In the tradition of artists throughout history, those proud iconoclasts at Apple who created the original Macintosh signed their creations for posterity. Inscribed into the inside rear panel case mold for the 128k, 512k and Mac Plus are the signatures of Steven Jobs, Bill Atkinson, Andy Hertzfeld, Bruce Horn, Jef Raskin and the rest of the historic team.
All items in the category "Vintage Tech"
One look at this vintage pic of Steve Jobs and Bill Gates from the early days of each man’s career says a whole lot about the ultimate trajectories of both their businesses and their customers, dont’cha think?
The original provenance of the photo is unknown, though it clearly predates the historic conversation the two tech titans had at the All Things D conference in 2007.
From the looks of it, we’ll hazard a guess here it’s from a visit Gates made to Jobs’ California home back when the battle between Microsoft and Apple was more of a fair fight. What do you think?
It sounds like every Apple fan’s dream: you start a new job and while you’re riffling through the desk they’ve assigned you, you come across a dusty little Apple branded artifact…
2010 was the year of the hot Apple auctions, with an Apple 1 fetching its highest price ever, $213,000 to an Italian collector.
Cult of Mac’s own Adam Rosen, a Mac consultant whose vintage mac museum collection counts some 36 different models and about 75 total computers, was asked to opine for AntiqueWeek on the going prices for some popular Apple collectibles.
After scratching his head for awhile and wondering what to do with a Macintosh Classic II , Maker Matteo from Ithaca, New York repurposed his old faithful Mac into a shelf-top clock.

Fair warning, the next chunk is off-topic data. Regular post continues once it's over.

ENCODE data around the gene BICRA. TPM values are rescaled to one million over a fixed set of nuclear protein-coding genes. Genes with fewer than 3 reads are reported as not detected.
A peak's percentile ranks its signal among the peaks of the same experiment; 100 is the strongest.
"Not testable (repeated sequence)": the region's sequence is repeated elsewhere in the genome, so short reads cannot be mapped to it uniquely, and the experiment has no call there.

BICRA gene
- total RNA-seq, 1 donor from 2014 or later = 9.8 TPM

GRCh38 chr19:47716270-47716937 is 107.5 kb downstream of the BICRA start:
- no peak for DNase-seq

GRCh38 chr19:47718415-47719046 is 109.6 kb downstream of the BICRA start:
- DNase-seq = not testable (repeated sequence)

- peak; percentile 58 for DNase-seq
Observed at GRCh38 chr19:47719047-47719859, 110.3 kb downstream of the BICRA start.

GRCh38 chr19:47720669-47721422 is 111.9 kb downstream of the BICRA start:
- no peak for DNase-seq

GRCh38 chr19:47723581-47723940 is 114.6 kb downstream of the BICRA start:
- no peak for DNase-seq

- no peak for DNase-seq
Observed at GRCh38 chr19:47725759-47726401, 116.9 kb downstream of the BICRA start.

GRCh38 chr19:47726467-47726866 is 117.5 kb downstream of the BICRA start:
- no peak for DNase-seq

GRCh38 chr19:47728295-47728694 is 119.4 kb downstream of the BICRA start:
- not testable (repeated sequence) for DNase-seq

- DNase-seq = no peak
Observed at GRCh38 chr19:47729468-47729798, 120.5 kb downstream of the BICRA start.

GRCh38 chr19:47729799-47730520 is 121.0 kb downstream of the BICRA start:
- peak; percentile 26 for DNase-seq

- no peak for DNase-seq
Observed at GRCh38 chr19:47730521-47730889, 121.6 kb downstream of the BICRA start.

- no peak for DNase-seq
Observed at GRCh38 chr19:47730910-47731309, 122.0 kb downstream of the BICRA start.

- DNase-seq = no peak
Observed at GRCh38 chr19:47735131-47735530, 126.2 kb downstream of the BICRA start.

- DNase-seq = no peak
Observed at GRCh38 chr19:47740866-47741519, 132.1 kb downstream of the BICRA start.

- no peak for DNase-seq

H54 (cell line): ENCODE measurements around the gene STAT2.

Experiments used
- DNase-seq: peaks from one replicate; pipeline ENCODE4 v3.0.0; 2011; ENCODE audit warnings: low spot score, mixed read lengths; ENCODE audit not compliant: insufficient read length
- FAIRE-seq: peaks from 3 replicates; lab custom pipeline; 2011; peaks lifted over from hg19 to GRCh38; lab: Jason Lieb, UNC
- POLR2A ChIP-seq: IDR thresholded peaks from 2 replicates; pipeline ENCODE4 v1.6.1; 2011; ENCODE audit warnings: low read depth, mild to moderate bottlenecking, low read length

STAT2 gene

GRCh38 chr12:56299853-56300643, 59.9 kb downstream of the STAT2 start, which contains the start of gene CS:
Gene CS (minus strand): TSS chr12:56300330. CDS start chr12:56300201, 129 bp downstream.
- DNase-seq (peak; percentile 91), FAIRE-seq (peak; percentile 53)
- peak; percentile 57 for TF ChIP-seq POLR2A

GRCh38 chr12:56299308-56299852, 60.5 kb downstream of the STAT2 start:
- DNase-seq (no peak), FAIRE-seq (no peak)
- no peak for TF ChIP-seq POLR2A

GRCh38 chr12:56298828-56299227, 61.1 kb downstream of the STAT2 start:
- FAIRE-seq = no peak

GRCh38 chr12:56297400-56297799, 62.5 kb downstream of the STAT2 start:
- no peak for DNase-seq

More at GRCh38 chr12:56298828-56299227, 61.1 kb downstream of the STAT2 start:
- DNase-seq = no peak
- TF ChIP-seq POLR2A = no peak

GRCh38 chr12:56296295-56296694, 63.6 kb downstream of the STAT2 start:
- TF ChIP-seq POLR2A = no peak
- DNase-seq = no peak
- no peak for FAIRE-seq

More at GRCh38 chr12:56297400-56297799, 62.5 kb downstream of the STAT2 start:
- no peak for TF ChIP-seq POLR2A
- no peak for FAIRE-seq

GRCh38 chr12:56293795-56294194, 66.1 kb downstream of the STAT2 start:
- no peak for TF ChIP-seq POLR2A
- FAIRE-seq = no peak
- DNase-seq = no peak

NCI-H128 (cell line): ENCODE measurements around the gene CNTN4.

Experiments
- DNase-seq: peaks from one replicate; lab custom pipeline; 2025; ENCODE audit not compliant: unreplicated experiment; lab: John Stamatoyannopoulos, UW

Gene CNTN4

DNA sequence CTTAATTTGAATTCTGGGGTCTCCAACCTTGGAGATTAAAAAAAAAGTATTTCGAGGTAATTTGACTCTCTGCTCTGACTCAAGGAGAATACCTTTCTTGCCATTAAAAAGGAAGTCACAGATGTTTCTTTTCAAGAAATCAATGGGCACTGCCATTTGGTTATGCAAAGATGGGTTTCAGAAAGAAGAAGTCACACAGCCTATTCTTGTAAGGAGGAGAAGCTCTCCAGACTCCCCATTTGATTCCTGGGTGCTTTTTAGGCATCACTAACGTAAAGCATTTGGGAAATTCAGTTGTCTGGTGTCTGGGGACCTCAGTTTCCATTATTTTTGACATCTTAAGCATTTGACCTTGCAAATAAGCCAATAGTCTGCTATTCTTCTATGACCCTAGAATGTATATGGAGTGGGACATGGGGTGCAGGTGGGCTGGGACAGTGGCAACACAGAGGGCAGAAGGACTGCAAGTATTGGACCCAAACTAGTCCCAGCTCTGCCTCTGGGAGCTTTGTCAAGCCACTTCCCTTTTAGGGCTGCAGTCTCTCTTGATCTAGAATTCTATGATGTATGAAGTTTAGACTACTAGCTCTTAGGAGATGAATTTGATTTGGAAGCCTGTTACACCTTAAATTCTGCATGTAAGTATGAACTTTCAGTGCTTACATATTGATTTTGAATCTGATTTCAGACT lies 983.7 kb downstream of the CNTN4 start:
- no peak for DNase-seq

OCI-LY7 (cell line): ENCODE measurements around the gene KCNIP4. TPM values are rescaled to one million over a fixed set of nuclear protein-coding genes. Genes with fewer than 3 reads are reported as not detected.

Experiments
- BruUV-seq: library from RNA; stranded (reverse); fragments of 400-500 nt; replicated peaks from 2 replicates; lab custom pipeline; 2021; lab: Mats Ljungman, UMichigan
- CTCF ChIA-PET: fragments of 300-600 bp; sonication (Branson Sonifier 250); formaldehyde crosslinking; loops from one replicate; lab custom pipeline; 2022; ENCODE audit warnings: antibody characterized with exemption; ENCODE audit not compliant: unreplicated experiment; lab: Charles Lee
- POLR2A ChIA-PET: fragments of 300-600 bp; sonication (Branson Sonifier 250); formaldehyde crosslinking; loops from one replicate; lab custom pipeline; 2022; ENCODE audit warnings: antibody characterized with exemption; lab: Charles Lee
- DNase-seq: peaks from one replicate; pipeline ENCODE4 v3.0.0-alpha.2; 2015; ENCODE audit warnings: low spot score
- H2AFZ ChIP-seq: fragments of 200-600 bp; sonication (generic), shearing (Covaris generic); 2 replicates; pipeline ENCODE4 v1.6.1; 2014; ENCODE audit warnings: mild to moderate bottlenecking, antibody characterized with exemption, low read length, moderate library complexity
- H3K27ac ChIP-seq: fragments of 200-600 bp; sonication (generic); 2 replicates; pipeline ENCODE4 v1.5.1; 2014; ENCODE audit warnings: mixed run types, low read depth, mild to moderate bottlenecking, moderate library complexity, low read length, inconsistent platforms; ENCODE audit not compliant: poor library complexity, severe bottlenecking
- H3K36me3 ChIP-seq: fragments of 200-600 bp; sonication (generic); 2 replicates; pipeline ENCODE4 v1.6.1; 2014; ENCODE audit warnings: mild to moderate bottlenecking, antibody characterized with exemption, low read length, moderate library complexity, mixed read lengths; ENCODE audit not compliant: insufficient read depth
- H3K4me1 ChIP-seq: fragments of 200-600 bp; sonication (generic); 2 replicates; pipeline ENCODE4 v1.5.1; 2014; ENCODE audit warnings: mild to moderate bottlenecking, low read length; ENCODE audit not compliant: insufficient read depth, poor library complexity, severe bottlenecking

From appearances, it looks like the clock — which Matteo rather laughably calls “steampunk” in style — only came into being after its creator accidentally doused his Mac Classic in acid then shot with a bazooka, but the innards of the admittedly ugly timepiece work well enough: a 16MHz CPU, 4MB of RAM and a 20MB hard drive running MacOS 7 and a dozen different shareware and freeware clock programs, including one that counts down the seconds to Matteo’s death.
Yeah, it’s hideous, but we love it: this is just the kind of bizarro clock I can imagine discovering thirty years from now in the basement of an elderly and now quite eccentric Steve Wozniak. Great work, Matteo!
Harking back to a time when Lost‘s mysteries had not been explained away with the MacGuffin of a stupid magic light, the original Dharma Initiative Apple II Plus computer used in the Pearl Station to release electromagnetic radiation every 108 minutes way back in Season Two is soon to go on sale.
If you’re interested in picking up this bit of Apple-centric television history, it’ll be auctioned off on August 21st. If you win, don’t worry about typing in the numbers: like everything in Lost, failure to follow the rules set down by the show’s creators will ultimately have no consequence whatsoever.
Where would the Macintosh (and Computing) World be without Bill Atkinson? MacPaint, QuickDraw, HyperCard – Atkinson stands with the Giants. In homage of his recent donation of the MacPaint source code to the Computer History Museum, flickr artist anoved offers this portrait of Bill Atkinson created entirely in MacPaint. With tools like these, who needs Photoshop? Well done!
Thanks Bill, for Everything!
- Image anoved via flickr
Still haven’t gotten that geeky dad of yours anything for Father’s Day? Here’s a late last-minute suggestion: Run out to your local bookshop and grab a copy of 62 Projects To Make With A Dead Computer. It’s a sort of $15 Maker Faire for dummies that’ll keep him busy for months, get rid of some of that junk lying around and maybe save him a little moolah in the process.
This Luxo iMac is living out its retirement as an elegant iPad stand.
Flickr user Rusty took his dear, departed 700MHz Flat Panel iMac and then spent a little of that trial and error time all DIYers know to mold the acrylic holder to the arm. (The first few tries, he notes, shattered or “bent weird.”) Then he added a pair of speakers into the base and a bluetooth keyboard.
The Cult of Mac team had a rollicking good time at BoxTone’s iNSpired party, checking out the machines and chatting to devs.
There were about 20 Apple machines on show, from the Apple I to the iMac. The best part, they were working machines — something the organizers probably regretted with a room full of people intent on playing with them while downing beer and inhaling scrumptious mini-sandwiches.
We start with Wendell Sander, Apple employee no. 16, who fires up his Apple I for a memory dump using an iPod.